Attract and retain necessary talent as top operational priority for Banking CEOs in 2023, KPMG survey finds

Banks invest significantly in AI and ESG to prepare for unprecedented transition period

Banks invest significantly in AI and ESG to prepare for unprecedented transition period

12 December 2023, Hong Kong (SAR), China (“Hong Kong”) – Most banks recognise that employees are critical to deliver an excellent client experience and the top operational priority for banking CEOs to achieve growth objectives in 2023 is attracting and retaining the necessary talent in a tough labour market, according to KPMG analysis.

KPMG 2023 Banking CEO Outlook surveyed 142 banking CEOs, to collect their perspectives of their business and the economic landscape over the next three years. Deep insights were gained from this diverse cohort of banking leaders from across the Americas, Europe and Asia. These CEOs lead institutions which cover all the banking sub-sectors.

When asked about their top operational priorities for the next three years, an increasing number of CEOs (29%) highlighted their employee value proposition as a means to attract and retain talent. While CEOs have maintained a steady year-over-year commitment to improving the customer experience and achieving organic growth (11%), they showed a marked, declining focus on advancing the digitalization and connectivity of their company’s functional areas (down 9 ppt). This shows that banks around the world have been on the digital enablement journey for a decade now, and most of them are a long way down the path.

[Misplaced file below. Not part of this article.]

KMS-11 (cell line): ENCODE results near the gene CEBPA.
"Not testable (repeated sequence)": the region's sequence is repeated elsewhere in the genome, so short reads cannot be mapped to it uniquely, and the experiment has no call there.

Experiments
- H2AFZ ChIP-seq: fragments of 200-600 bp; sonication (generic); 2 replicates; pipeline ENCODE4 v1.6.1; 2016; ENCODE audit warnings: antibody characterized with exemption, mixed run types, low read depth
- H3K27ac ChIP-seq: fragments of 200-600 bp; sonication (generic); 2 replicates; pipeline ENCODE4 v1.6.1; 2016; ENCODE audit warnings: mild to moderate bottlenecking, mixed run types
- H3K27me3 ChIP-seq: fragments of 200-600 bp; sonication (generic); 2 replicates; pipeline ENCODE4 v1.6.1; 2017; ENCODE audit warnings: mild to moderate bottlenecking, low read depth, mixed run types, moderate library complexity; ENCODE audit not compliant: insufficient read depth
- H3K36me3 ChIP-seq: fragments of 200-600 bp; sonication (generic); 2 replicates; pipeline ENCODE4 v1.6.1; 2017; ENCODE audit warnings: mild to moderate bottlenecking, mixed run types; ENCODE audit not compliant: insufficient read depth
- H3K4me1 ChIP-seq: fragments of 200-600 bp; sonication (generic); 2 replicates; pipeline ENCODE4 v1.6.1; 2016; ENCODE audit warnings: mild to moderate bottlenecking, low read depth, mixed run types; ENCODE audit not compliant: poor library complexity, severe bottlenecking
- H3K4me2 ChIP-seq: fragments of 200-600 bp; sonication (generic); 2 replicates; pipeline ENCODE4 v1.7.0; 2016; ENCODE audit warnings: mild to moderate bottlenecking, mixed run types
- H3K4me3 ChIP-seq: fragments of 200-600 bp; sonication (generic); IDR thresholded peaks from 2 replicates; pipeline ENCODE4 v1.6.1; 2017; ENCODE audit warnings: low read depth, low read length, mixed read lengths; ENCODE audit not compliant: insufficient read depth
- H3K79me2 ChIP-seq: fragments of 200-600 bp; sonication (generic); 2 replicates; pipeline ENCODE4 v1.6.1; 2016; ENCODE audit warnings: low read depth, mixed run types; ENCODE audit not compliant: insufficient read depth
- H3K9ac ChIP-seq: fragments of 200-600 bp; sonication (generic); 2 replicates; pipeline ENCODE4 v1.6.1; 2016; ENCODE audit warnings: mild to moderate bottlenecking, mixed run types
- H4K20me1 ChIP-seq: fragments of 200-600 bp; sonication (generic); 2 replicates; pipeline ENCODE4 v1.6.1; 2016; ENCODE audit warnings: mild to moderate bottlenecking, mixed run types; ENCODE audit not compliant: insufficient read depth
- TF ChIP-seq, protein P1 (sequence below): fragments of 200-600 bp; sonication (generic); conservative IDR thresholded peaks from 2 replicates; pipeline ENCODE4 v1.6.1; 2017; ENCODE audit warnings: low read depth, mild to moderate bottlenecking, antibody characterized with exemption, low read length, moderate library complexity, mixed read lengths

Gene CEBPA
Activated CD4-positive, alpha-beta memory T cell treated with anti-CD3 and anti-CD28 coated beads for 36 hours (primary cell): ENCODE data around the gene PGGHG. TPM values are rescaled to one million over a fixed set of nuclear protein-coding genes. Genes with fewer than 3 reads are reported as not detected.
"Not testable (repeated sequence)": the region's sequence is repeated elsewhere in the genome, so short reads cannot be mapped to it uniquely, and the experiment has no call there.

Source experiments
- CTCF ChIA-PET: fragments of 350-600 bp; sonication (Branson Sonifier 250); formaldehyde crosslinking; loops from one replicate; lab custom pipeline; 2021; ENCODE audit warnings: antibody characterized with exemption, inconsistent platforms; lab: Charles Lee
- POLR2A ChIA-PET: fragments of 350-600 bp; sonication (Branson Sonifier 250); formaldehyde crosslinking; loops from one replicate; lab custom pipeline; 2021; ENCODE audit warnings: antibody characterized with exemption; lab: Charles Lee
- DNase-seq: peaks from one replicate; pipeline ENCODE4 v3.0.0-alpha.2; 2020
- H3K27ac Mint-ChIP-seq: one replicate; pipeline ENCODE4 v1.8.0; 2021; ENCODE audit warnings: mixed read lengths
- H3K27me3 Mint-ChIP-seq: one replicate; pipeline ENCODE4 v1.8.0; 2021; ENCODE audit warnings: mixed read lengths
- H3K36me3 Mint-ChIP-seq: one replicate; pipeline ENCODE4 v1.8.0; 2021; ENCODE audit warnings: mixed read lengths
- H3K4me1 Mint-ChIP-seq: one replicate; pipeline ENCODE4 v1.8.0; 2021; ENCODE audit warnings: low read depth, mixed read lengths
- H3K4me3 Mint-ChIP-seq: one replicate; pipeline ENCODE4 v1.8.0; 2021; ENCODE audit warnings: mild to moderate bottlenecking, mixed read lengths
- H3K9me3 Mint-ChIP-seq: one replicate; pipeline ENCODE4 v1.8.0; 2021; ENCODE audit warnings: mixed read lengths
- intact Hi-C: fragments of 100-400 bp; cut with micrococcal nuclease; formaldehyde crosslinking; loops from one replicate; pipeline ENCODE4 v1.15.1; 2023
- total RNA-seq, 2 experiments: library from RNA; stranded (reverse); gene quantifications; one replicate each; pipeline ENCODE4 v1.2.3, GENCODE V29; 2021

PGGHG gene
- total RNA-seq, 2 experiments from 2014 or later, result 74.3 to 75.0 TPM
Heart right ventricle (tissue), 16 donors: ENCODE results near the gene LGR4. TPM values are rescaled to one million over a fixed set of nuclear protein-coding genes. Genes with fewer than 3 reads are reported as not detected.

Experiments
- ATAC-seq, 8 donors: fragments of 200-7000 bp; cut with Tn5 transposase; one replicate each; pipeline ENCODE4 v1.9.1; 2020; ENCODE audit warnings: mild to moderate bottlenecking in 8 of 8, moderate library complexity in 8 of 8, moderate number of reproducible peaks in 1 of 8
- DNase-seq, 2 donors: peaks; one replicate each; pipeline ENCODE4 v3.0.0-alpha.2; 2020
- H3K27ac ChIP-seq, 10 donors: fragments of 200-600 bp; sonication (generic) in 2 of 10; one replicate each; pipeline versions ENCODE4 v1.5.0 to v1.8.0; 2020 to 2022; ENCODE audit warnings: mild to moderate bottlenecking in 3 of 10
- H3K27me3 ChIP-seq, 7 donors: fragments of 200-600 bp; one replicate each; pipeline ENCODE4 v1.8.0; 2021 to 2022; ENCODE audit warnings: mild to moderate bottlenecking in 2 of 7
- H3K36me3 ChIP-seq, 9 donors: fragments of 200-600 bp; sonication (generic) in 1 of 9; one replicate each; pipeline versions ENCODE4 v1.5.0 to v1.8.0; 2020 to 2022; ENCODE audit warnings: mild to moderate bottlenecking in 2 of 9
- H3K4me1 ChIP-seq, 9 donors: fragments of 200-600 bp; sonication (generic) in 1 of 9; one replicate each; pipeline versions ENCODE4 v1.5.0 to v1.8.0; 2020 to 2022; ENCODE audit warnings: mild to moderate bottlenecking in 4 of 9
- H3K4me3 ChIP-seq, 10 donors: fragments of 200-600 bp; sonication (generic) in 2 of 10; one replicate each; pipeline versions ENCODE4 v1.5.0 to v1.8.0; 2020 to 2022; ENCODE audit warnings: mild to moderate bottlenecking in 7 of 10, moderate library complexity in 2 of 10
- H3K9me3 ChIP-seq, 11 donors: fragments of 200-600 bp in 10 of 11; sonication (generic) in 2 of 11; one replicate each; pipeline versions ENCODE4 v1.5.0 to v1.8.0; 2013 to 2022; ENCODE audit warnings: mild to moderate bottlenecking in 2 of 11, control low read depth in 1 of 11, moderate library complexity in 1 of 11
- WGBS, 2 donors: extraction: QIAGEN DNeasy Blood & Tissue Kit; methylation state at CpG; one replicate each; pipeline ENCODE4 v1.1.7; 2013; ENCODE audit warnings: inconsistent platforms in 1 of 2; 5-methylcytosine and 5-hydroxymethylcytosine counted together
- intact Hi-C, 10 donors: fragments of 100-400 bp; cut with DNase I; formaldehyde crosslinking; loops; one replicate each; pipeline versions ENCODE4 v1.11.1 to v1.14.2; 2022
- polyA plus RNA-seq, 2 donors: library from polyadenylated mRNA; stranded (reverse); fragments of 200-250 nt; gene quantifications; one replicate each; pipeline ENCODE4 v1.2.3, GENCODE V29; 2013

Jianing Song

Jianing Song, Head of Banking and Capital Markets Sector, Hong Kong, KPMG China, says:


In this time of global economic and geopolitical movement, the world’s banking leaders are facing a myriad of complex challenges. Despite the challenges, the main sentiment among banks CEOs is cautious optimism and they are taking a purpose-led and proactive approach to build organizational resilience and pursue pragmatic growth.


When asked to indicate the single largest risk to their organization’s prosperity over the next three years, a resounding 79 percent stated the cost of living. CEOs also listed disruptive technology (76%), regulatory demands (74%), talent (74%) and cybercrime (71%) as key risks.

Paul McSheaffrey

Paul McSheaffrey, Senior Banking Partner, Hong Kong, KPMG China, says:


With most stakeholders now expecting companies to have an ESG strategy embedded into their business models, bank CEOs appreciate the importance of investing to achieve their stated ESG and net-zero commitments, particularly in the areas of climate change and Diversity & Inclusion. Many are going beyond compliance demands for a longer-term return.


In a shifting and uncertain environment, banks will need to invest significantly in the areas that will help them and their clients to adapt and thrive, including ESG, digital technology and AI. With an appreciation that an ESG strategy has become a requirement of their organization, 63% of CEOs stated that they believe ESG is now fully embedded into their business as a means of value creation. They also expressed the view that their ESG strategy will have the greatest impact on building customer relationships (29%), shaping capital allocations, partnerships and M&A strategy (20%) and driving financial performance (17%).